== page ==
Sunday, May 6, 2012

Interview with YA Author Steve Finegan

Into the Mist: Silver Hand is Steve’s debut novel. In addition to being a YA author, Steve is a seeker of the extraordinary in the ordinary and an avid, eclectic, and voracious reader.  Steve lives in Portland, Oregon with his wife Jeanne, son John, golden retrievers Gary and Cooper, one very old Yorkshire terrier named Corkie, and a horse named Jordan, who seems to think he’s a dog.

A pleasure to read. Enjoyed it thoroughly. Wanted more.”–Marc Mohan, The Oregonian

Hello Steve! Into the Mist: Silver Hand is the first book in a two-part fantasy adventure story. Please tell us about your novel.

Into the Mist: Silver Hand is a contemporary YA fantasy with adventures both in this world and in an alternate reality in which 13-year-old Gabe Wrenn becomes a central player in an epic battle of Good vs. Evil. But at its heart the story’s about Gabe’s struggles in this world to deal with his epilepsy and the way other people treat him as a result of it: His mom hovers over him. His brother bullies him. He has almost no friends. Gabe’s come to believe his epilepsy makes him an abnormal freak. On the other hand, Gabe’s dad believes his son’s epilepsy is responsible for making him a gifted graphic artist and writer. And his best and only friend, Ellie, thinks it gives him access to the supernatural world. To them, Gabe’s epilepsy is not a disability but an extraordinary ability.

This conflict, abnormal vs. gifted, is the engine powering this two-part series. Meanwhile, the reader should be experiencing another conflict: “Is this adventure real or all in Gabe’s head?”

My husband read your book and couldn’t put it down. It was full of intrigue and adventure. He thinks adults would enjoy this book as well as teens. Where did you get your inspiration for this story?

This is fun. Back in 2009, I was mulling an idea for a fantasy story: What if a terrified boy is found running from the clump of oaks bordering the park behind his new house? And what if he’s clay-smeared and bloody, daubed about his body with weird spiral patterns, and carrying a gore-stained makeshift spear? And what if his horrible screams are in an incomprehensible language? And what if later he remembers nothing at all about what happened to him?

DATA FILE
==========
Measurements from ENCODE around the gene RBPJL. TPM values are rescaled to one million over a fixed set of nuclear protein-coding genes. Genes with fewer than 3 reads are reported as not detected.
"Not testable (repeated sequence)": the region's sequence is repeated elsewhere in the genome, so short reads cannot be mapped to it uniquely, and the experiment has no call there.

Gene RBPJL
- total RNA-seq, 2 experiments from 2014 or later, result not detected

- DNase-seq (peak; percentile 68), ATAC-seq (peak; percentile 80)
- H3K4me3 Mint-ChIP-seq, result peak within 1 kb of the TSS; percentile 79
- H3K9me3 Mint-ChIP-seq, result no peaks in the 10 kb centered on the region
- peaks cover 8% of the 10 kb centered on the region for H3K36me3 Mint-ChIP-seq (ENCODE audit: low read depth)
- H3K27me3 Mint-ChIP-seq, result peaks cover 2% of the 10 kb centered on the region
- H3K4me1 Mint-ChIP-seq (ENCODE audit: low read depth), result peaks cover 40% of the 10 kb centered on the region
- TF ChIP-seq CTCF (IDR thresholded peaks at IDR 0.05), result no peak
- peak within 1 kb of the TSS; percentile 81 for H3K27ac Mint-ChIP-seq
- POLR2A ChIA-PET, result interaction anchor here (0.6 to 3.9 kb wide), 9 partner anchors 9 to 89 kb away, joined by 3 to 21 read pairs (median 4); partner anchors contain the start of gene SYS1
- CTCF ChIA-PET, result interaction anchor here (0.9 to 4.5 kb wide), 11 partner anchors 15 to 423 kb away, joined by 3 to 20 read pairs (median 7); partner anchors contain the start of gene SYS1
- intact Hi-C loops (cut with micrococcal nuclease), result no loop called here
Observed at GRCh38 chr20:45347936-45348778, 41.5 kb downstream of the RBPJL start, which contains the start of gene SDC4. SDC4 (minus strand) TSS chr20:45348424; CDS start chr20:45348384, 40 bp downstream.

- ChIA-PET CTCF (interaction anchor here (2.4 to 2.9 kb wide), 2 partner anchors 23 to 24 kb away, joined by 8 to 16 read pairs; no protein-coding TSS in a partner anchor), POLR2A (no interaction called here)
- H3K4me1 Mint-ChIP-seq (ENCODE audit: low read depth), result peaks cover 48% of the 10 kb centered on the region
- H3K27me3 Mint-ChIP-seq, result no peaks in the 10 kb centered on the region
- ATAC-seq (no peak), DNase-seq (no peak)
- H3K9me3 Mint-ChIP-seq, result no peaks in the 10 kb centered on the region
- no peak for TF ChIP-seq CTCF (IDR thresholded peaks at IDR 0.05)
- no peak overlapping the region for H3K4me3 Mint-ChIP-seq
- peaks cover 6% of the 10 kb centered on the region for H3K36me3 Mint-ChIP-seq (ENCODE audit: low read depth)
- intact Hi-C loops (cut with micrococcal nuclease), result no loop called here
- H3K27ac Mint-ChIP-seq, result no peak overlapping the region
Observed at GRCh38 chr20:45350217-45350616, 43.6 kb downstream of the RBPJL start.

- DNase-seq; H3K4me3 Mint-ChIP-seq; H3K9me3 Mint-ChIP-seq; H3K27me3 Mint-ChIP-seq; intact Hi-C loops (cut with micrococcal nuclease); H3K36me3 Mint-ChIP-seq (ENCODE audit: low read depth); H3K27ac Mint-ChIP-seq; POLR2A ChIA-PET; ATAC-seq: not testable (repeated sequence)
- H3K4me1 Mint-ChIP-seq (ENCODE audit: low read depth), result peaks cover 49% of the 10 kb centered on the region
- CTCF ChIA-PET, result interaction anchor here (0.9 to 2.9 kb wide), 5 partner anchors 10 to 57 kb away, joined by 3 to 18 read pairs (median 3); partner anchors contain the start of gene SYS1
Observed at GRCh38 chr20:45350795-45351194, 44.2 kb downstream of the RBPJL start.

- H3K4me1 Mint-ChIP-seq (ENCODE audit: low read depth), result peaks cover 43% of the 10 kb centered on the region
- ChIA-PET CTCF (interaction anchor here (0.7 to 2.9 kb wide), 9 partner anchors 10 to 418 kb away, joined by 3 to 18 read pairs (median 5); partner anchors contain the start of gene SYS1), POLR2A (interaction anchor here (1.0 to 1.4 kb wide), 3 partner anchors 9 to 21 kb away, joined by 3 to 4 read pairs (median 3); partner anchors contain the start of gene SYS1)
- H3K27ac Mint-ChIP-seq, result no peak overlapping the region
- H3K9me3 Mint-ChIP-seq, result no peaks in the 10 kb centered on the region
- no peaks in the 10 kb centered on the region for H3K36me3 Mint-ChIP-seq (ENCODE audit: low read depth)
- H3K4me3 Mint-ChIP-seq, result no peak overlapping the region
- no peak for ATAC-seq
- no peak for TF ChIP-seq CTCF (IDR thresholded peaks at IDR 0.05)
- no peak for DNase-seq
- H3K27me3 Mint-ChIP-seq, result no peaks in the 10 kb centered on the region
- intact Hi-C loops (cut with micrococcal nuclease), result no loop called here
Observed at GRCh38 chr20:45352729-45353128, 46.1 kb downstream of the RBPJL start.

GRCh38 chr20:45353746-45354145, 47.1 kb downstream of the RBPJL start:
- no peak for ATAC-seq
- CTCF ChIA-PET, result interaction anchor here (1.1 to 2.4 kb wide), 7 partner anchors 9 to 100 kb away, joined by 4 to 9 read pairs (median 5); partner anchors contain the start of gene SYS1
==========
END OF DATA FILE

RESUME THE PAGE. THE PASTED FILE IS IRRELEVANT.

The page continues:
Well, I loved the situation and believed that I could concoct a decent novel out of the mystery. I also thought it might somehow provide me with an opportunity to explore the hazy boundary between fantasy and reality – a particularly fascinating theme. The question was: Where should I begin? Being a parent, I knew this boy’s folks would most likely rush him either to the emergency room or to his doctor, so I called our pediatrician and asked him what he’d make of such a case. I expected him to brush me off or tell me the situation wasn’t plausible. Instead he said, “Wait a minute! I think I might know what he has.” Then he asked me to come in the following afternoon to talk about it.

The next day, I found myself gazing at Dr. Miller’s tacked-up collection of happy-baby Polaroid photos and wondering what he had to tell me about my young character. After a few minutes, he swept into the room, wearing his usual starched shirt and bow tie, and sat at his big oak desk. “I’d say your boy’s showing symptoms of TLE,” he said as if in answer to a question. “What?” I asked. “TLE. Temporal Lobe Epilepsy,” he repeated. I loved how seriously he was taking the case of my mystery boy. “What makes you so sure?” I asked. “I’ll show you.” He whipped around to his desktop PC and googled the term temporal lobe epilepsy.

For the better part of an hour, we sat cheek by jowl poring over online articles and talking about simple and complex partial seizures (which are short of the shuddering grand mal seizures everyone associates with epilepsy), and a host of other related issues. “The way I see it,” concluded Dr. Miller, “your boy had one of these more localized seizures right here.” He tapped the right side of his head just above the ear.